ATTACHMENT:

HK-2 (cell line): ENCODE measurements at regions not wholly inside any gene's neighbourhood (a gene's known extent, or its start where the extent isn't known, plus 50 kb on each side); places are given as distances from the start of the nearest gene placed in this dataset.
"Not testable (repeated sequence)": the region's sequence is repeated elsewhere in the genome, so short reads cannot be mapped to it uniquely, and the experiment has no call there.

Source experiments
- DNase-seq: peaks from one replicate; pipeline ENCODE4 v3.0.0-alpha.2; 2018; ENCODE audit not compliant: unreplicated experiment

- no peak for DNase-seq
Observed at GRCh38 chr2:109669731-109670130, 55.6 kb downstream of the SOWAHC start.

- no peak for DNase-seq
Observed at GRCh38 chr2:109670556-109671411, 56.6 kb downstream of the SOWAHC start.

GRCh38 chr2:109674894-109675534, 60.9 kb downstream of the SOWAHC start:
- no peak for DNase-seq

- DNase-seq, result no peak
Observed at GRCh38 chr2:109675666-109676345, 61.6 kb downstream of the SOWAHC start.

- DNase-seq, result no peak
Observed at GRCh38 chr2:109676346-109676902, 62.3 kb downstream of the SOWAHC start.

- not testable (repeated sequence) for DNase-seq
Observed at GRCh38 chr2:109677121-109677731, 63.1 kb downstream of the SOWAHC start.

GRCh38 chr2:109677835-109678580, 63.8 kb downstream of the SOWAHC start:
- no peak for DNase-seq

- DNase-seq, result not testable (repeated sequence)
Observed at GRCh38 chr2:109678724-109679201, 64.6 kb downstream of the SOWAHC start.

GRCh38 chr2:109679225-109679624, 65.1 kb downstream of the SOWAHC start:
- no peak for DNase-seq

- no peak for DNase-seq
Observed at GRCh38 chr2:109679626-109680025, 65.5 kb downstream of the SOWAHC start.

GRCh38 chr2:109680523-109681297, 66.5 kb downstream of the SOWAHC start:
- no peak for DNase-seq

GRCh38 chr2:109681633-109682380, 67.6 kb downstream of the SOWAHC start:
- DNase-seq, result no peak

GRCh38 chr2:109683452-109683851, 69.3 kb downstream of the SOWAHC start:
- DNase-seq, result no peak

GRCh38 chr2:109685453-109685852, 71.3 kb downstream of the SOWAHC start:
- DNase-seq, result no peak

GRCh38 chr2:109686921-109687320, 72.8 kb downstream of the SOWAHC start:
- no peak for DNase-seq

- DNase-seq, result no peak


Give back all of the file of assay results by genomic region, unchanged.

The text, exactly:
HK-2 (cell line): ENCODE measurements at regions not wholly inside any gene's neighbourhood (a gene's known extent, or its start where the extent isn't known, plus 50 kb on each side); places are given as distances from the start of the nearest gene placed in this dataset.
"Not testable (repeated sequence)": the region's sequence is repeated elsewhere in the genome, so short reads cannot be mapped to it uniquely, and the experiment has no call there.

Source experiments
- DNase-seq: peaks from one replicate; pipeline ENCODE4 v3.0.0-alpha.2; 2018; ENCODE audit not compliant: unreplicated experiment

- no peak for DNase-seq
Observed at GRCh38 chr2:109669731-109670130, 55.6 kb downstream of the SOWAHC start.

- no peak for DNase-seq
Observed at GRCh38 chr2:109670556-109671411, 56.6 kb downstream of the SOWAHC start.

GRCh38 chr2:109674894-109675534, 60.9 kb downstream of the SOWAHC start:
- no peak for DNase-seq

- DNase-seq, result no peak
Observed at GRCh38 chr2:109675666-109676345, 61.6 kb downstream of the SOWAHC start.

- DNase-seq, result no peak
Observed at GRCh38 chr2:109676346-109676902, 62.3 kb downstream of the SOWAHC start.

- not testable (repeated sequence) for DNase-seq
Observed at GRCh38 chr2:109677121-109677731, 63.1 kb downstream of the SOWAHC start.

GRCh38 chr2:109677835-109678580, 63.8 kb downstream of the SOWAHC start:
- no peak for DNase-seq

- DNase-seq, result not testable (repeated sequence)
Observed at GRCh38 chr2:109678724-109679201, 64.6 kb downstream of the SOWAHC start.

GRCh38 chr2:109679225-109679624, 65.1 kb downstream of the SOWAHC start:
- no peak for DNase-seq

- no peak for DNase-seq
Observed at GRCh38 chr2:109679626-109680025, 65.5 kb downstream of the SOWAHC start.

GRCh38 chr2:109680523-109681297, 66.5 kb downstream of the SOWAHC start:
- no peak for DNase-seq

GRCh38 chr2:109681633-109682380, 67.6 kb downstream of the SOWAHC start:
- DNase-seq, result no peak

GRCh38 chr2:109683452-109683851, 69.3 kb downstream of the SOWAHC start:
- DNase-seq, result no peak

GRCh38 chr2:109685453-109685852, 71.3 kb downstream of the SOWAHC start:
- DNase-seq, result no peak

GRCh38 chr2:109686921-109687320, 72.8 kb downstream of the SOWAHC start:
- no peak for DNase-seq

- DNase-seq, result no peak